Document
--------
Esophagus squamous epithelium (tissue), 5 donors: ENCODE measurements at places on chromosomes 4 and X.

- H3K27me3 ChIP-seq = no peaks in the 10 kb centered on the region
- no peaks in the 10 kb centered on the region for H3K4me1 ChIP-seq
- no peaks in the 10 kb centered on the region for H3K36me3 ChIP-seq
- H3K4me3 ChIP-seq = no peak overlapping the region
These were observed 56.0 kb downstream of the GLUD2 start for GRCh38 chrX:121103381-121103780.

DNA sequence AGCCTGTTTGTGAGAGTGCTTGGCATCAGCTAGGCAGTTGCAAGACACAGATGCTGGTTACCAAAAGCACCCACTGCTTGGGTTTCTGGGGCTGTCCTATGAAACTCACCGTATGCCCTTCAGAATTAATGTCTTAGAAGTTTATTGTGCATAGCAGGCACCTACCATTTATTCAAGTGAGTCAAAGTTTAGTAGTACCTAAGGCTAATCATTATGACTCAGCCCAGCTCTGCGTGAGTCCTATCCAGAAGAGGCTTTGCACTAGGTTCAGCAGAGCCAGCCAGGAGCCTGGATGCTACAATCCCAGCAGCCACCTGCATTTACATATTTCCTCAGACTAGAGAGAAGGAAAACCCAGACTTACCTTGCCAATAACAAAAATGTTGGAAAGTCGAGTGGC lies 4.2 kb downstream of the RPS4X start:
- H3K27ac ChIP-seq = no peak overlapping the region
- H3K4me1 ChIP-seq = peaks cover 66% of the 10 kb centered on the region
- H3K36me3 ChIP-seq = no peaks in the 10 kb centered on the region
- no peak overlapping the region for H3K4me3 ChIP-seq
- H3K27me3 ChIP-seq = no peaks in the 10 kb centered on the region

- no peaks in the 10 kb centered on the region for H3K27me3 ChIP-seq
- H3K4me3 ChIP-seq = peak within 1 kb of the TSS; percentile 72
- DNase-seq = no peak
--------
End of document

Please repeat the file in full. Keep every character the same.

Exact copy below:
Esophagus squamous epithelium (tissue), 5 donors: ENCODE measurements at places on chromosomes 4 and X.

- H3K27me3 ChIP-seq = no peaks in the 10 kb centered on the region
- no peaks in the 10 kb centered on the region for H3K4me1 ChIP-seq
- no peaks in the 10 kb centered on the region for H3K36me3 ChIP-seq
- H3K4me3 ChIP-seq = no peak overlapping the region
These were observed 56.0 kb downstream of the GLUD2 start for GRCh38 chrX:121103381-121103780.

DNA sequence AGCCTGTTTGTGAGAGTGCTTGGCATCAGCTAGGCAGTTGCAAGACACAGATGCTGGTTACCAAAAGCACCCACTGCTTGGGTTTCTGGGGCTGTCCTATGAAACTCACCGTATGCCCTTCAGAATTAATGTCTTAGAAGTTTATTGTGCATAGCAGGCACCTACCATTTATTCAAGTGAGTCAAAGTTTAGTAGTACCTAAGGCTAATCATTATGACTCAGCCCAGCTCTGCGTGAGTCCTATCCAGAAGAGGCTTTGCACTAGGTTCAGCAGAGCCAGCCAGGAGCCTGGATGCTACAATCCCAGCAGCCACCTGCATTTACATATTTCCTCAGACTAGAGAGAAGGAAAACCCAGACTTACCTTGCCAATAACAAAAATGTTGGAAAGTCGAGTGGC lies 4.2 kb downstream of the RPS4X start:
- H3K27ac ChIP-seq = no peak overlapping the region
- H3K4me1 ChIP-seq = peaks cover 66% of the 10 kb centered on the region
- H3K36me3 ChIP-seq = no peaks in the 10 kb centered on the region
- no peak overlapping the region for H3K4me3 ChIP-seq
- H3K27me3 ChIP-seq = no peaks in the 10 kb centered on the region

- no peaks in the 10 kb centered on the region for H3K27me3 ChIP-seq
- H3K4me3 ChIP-seq = peak within 1 kb of the TSS; percentile 72
- DNase-seq = no peak